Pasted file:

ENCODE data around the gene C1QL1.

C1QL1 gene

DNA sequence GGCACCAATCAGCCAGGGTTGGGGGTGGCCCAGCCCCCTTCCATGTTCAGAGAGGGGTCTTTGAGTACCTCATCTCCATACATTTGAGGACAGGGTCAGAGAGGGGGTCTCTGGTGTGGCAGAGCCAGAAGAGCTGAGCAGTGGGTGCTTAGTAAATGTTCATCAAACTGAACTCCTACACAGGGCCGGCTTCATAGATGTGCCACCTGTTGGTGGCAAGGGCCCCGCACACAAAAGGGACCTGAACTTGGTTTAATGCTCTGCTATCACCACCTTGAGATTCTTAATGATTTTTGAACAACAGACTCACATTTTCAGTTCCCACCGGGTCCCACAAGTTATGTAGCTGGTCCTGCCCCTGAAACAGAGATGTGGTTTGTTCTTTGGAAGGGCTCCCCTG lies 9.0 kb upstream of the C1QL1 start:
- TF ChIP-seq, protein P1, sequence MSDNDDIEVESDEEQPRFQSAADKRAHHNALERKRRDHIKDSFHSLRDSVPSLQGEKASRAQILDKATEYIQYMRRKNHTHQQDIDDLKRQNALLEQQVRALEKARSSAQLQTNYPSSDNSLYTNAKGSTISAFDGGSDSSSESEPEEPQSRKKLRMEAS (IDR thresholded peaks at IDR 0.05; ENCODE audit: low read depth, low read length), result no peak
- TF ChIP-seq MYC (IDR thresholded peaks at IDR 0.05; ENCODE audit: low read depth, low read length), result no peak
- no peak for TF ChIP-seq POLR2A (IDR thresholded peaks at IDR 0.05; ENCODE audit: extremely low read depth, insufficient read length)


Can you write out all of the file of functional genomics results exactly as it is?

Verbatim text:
ENCODE data around the gene C1QL1.

C1QL1 gene

DNA sequence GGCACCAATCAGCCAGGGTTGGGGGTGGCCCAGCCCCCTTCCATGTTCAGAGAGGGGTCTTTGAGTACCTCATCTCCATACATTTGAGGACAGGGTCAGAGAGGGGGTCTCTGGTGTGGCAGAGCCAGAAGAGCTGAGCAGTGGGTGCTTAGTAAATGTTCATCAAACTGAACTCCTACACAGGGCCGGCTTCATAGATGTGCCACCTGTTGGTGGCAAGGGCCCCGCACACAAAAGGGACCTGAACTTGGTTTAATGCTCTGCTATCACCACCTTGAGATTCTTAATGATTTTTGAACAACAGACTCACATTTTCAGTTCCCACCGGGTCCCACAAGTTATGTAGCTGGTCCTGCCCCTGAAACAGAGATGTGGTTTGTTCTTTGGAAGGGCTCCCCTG lies 9.0 kb upstream of the C1QL1 start:
- TF ChIP-seq, protein P1, sequence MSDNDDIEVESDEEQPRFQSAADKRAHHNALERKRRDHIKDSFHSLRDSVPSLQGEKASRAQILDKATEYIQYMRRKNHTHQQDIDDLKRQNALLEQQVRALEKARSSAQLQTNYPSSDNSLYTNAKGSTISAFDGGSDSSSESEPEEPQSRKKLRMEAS (IDR thresholded peaks at IDR 0.05; ENCODE audit: low read depth, low read length), result no peak
- TF ChIP-seq MYC (IDR thresholded peaks at IDR 0.05; ENCODE audit: low read depth, low read length), result no peak
- no peak for TF ChIP-seq POLR2A (IDR thresholded peaks at IDR 0.05; ENCODE audit: extremely low read depth, insufficient read length)